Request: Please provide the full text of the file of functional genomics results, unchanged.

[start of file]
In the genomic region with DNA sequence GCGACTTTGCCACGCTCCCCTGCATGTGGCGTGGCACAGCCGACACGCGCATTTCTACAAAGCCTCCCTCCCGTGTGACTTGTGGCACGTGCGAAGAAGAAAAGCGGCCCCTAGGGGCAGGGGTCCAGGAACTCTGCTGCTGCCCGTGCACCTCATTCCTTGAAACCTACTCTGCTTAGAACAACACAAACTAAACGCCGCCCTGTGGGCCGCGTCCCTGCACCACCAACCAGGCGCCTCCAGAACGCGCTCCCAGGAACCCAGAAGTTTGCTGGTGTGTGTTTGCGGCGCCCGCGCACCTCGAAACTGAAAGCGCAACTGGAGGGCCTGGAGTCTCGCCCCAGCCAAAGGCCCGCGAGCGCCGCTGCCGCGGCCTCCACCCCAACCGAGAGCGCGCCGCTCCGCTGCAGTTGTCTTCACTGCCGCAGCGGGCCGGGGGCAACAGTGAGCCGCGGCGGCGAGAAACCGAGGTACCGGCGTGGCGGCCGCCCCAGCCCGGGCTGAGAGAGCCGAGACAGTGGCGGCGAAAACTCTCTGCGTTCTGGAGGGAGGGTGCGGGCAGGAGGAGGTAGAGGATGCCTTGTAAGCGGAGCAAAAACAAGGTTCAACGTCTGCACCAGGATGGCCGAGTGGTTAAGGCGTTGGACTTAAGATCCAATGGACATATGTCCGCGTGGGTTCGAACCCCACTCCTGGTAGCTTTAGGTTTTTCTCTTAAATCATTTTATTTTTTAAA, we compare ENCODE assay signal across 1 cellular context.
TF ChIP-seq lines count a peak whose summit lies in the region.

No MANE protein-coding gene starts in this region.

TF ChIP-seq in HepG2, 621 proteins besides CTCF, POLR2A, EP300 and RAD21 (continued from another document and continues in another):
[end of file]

In the genomic region with DNA sequence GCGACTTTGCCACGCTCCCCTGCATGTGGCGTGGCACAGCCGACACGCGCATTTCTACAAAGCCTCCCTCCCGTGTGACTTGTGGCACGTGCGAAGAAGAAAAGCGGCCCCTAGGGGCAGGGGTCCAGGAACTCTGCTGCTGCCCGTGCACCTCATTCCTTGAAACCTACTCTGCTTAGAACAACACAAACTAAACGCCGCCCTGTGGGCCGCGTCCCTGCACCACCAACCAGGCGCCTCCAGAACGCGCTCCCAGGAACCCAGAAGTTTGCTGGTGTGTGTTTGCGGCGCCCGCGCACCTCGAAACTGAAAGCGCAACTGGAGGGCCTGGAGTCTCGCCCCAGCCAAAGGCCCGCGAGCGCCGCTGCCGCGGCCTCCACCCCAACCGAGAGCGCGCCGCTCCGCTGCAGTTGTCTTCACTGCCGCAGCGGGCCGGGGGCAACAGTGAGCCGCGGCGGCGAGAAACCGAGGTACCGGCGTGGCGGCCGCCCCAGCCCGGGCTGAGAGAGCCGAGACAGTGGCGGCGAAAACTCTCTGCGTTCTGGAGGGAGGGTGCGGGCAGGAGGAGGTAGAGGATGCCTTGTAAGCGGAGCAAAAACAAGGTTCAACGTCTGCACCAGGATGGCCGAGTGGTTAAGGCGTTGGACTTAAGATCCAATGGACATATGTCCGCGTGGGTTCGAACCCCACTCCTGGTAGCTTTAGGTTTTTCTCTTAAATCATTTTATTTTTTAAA, we compare ENCODE assay signal across 1 cellular context.
TF ChIP-seq lines count a peak whose summit lies in the region.

No MANE protein-coding gene starts in this region.

TF ChIP-seq in HepG2, 621 proteins besides CTCF, POLR2A, EP300 and RAD21 (continued from another document and continues in another):